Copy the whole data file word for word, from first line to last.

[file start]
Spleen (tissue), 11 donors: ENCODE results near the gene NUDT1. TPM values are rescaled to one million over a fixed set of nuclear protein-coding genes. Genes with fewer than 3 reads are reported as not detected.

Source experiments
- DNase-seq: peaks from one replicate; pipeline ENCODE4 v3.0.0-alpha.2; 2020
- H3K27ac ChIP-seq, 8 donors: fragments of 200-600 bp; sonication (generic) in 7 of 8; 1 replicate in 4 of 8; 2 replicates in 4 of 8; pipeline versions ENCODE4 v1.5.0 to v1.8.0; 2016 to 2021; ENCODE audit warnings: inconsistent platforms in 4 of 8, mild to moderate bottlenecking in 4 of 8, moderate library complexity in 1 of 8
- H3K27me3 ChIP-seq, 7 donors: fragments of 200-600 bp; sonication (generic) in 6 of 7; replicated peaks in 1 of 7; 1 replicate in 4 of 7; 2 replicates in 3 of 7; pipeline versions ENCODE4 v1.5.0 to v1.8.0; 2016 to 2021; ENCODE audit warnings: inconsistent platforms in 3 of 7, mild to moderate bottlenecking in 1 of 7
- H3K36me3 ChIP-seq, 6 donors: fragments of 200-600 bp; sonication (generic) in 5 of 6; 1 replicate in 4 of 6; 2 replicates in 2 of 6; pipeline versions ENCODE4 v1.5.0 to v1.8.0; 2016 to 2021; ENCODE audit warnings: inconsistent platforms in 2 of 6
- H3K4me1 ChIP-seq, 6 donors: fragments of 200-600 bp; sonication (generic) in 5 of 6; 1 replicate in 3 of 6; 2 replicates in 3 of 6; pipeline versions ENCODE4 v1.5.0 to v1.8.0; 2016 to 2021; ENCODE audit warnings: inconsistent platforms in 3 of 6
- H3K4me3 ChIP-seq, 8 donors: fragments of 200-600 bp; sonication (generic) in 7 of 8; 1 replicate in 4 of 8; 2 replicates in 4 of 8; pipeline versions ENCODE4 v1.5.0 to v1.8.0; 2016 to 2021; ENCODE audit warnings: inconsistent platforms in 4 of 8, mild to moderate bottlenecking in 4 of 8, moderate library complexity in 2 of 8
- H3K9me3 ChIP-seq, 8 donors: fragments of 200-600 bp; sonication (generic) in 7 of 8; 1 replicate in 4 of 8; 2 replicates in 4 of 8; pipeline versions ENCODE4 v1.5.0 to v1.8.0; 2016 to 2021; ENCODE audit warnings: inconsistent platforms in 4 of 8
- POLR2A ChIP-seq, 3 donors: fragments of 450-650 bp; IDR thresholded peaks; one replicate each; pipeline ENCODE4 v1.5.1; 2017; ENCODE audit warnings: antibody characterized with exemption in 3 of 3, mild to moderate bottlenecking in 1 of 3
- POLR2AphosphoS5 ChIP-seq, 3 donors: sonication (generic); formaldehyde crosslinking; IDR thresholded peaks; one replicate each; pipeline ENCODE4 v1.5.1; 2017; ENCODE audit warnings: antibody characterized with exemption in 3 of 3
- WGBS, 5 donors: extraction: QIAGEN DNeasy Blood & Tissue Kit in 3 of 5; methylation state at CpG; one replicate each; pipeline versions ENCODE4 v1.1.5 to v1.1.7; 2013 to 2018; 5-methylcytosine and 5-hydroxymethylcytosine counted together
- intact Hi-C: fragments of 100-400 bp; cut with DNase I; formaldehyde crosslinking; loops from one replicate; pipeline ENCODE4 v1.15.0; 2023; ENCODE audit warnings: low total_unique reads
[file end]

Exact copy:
Spleen (tissue), 11 donors: ENCODE results near the gene NUDT1. TPM values are rescaled to one million over a fixed set of nuclear protein-coding genes. Genes with fewer than 3 reads are reported as not detected.

Source experiments
- DNase-seq: peaks from one replicate; pipeline ENCODE4 v3.0.0-alpha.2; 2020
- H3K27ac ChIP-seq, 8 donors: fragments of 200-600 bp; sonication (generic) in 7 of 8; 1 replicate in 4 of 8; 2 replicates in 4 of 8; pipeline versions ENCODE4 v1.5.0 to v1.8.0; 2016 to 2021; ENCODE audit warnings: inconsistent platforms in 4 of 8, mild to moderate bottlenecking in 4 of 8, moderate library complexity in 1 of 8
- H3K27me3 ChIP-seq, 7 donors: fragments of 200-600 bp; sonication (generic) in 6 of 7; replicated peaks in 1 of 7; 1 replicate in 4 of 7; 2 replicates in 3 of 7; pipeline versions ENCODE4 v1.5.0 to v1.8.0; 2016 to 2021; ENCODE audit warnings: inconsistent platforms in 3 of 7, mild to moderate bottlenecking in 1 of 7
- H3K36me3 ChIP-seq, 6 donors: fragments of 200-600 bp; sonication (generic) in 5 of 6; 1 replicate in 4 of 6; 2 replicates in 2 of 6; pipeline versions ENCODE4 v1.5.0 to v1.8.0; 2016 to 2021; ENCODE audit warnings: inconsistent platforms in 2 of 6
- H3K4me1 ChIP-seq, 6 donors: fragments of 200-600 bp; sonication (generic) in 5 of 6; 1 replicate in 3 of 6; 2 replicates in 3 of 6; pipeline versions ENCODE4 v1.5.0 to v1.8.0; 2016 to 2021; ENCODE audit warnings: inconsistent platforms in 3 of 6
- H3K4me3 ChIP-seq, 8 donors: fragments of 200-600 bp; sonication (generic) in 7 of 8; 1 replicate in 4 of 8; 2 replicates in 4 of 8; pipeline versions ENCODE4 v1.5.0 to v1.8.0; 2016 to 2021; ENCODE audit warnings: inconsistent platforms in 4 of 8, mild to moderate bottlenecking in 4 of 8, moderate library complexity in 2 of 8
- H3K9me3 ChIP-seq, 8 donors: fragments of 200-600 bp; sonication (generic) in 7 of 8; 1 replicate in 4 of 8; 2 replicates in 4 of 8; pipeline versions ENCODE4 v1.5.0 to v1.8.0; 2016 to 2021; ENCODE audit warnings: inconsistent platforms in 4 of 8
- POLR2A ChIP-seq, 3 donors: fragments of 450-650 bp; IDR thresholded peaks; one replicate each; pipeline ENCODE4 v1.5.1; 2017; ENCODE audit warnings: antibody characterized with exemption in 3 of 3, mild to moderate bottlenecking in 1 of 3
- POLR2AphosphoS5 ChIP-seq, 3 donors: sonication (generic); formaldehyde crosslinking; IDR thresholded peaks; one replicate each; pipeline ENCODE4 v1.5.1; 2017; ENCODE audit warnings: antibody characterized with exemption in 3 of 3
- WGBS, 5 donors: extraction: QIAGEN DNeasy Blood & Tissue Kit in 3 of 5; methylation state at CpG; one replicate each; pipeline versions ENCODE4 v1.1.5 to v1.1.7; 2013 to 2018; 5-methylcytosine and 5-hydroxymethylcytosine counted together
- intact Hi-C: fragments of 100-400 bp; cut with DNase I; formaldehyde crosslinking; loops from one replicate; pipeline ENCODE4 v1.15.0; 2023; ENCODE audit warnings: low total_unique reads